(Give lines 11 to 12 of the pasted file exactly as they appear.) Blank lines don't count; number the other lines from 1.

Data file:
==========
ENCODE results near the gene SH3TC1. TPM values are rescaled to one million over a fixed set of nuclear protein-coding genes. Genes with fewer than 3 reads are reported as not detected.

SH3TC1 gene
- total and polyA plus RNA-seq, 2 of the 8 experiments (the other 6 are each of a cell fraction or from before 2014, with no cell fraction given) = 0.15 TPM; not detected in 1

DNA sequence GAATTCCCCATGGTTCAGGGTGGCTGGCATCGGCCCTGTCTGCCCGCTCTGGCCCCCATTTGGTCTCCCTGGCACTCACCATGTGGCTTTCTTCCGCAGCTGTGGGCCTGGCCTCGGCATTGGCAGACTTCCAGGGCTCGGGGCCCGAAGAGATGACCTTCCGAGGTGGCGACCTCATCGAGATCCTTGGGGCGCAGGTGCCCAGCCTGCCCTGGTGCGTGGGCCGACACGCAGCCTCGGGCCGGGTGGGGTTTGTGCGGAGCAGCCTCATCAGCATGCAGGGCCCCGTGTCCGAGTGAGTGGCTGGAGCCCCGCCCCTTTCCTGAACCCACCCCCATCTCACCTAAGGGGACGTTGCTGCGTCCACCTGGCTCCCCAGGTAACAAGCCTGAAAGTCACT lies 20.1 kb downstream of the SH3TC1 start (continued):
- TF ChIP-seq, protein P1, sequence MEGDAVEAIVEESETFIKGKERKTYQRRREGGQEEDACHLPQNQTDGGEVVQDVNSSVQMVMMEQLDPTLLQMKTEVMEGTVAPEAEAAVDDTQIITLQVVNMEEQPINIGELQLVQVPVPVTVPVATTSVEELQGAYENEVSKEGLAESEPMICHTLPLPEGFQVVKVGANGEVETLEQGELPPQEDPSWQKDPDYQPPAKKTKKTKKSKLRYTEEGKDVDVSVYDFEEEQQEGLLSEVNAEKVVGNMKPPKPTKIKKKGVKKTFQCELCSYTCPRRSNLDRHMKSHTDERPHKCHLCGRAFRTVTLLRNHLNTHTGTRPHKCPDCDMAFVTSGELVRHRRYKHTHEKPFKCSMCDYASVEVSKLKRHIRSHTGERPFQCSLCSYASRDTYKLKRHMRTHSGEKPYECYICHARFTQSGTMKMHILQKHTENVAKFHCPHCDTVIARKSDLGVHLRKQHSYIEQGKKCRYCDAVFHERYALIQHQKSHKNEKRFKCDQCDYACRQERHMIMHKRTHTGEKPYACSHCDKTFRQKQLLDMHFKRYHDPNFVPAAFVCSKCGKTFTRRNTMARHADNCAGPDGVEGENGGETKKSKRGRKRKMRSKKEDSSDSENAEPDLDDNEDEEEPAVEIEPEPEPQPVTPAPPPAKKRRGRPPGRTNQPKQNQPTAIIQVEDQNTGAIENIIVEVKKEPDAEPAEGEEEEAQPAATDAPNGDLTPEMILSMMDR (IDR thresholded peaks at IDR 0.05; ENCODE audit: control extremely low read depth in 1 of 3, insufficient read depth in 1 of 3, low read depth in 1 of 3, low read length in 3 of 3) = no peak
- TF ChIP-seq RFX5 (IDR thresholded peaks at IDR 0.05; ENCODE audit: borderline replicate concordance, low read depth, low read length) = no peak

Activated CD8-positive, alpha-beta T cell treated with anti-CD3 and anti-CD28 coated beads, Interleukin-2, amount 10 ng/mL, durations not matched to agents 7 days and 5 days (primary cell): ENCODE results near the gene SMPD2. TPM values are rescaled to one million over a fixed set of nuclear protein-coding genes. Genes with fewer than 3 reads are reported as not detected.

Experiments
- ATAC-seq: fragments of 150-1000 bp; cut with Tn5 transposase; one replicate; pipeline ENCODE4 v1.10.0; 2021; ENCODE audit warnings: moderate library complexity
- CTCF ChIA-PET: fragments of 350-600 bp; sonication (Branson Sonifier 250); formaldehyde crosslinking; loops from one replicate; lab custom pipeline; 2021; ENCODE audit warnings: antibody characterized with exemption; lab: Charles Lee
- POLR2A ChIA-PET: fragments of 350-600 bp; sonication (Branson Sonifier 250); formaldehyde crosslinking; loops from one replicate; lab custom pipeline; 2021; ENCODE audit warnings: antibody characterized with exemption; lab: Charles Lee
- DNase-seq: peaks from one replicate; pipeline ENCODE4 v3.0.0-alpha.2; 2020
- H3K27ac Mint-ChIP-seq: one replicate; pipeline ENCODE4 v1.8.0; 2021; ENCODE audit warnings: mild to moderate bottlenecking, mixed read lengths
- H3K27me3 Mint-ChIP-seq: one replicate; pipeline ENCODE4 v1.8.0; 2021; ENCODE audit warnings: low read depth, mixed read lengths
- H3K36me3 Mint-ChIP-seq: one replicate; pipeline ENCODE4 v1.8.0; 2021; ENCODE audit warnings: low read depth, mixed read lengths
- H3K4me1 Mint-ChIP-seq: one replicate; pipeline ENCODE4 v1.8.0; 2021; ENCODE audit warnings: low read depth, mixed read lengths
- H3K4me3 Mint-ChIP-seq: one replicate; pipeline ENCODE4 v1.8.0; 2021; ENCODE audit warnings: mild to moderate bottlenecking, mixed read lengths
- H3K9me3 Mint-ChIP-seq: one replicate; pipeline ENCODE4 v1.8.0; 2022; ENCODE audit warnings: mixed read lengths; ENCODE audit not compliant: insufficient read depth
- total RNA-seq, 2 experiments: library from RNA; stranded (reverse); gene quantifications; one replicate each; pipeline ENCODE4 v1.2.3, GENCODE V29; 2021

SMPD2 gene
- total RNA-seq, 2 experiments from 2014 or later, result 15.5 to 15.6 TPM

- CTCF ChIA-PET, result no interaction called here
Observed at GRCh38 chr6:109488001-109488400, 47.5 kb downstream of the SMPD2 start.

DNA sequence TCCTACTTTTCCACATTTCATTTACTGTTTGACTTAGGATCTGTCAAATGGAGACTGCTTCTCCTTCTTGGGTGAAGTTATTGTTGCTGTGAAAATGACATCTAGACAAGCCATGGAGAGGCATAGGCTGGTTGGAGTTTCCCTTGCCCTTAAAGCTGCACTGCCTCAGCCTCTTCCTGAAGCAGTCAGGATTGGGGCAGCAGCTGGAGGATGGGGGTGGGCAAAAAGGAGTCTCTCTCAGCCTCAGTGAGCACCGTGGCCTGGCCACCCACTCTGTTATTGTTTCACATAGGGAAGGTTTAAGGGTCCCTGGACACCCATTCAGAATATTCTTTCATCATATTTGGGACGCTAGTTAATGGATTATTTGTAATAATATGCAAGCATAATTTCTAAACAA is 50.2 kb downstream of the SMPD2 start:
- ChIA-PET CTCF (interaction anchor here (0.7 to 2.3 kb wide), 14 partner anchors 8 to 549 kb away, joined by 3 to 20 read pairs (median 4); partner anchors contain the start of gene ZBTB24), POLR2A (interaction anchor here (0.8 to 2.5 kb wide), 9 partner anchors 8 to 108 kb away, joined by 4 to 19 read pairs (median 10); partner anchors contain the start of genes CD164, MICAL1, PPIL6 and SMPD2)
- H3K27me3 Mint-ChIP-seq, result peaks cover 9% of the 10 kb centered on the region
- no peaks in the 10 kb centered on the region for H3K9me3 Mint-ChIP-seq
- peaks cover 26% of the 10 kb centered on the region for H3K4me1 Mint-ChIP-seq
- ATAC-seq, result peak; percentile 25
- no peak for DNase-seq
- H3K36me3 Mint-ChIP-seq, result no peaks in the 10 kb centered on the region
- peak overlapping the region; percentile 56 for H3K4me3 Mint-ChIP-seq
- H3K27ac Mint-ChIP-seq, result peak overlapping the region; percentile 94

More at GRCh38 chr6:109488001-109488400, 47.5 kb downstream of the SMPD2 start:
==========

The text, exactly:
- POLR2A ChIA-PET: fragments of 350-600 bp; sonication (Branson Sonifier 250); formaldehyde crosslinking; loops from one replicate; lab custom pipeline; 2021; ENCODE audit warnings: antibody characterized with exemption; lab: Charles Lee
- DNase-seq: peaks from one replicate; pipeline ENCODE4 v3.0.0-alpha.2; 2020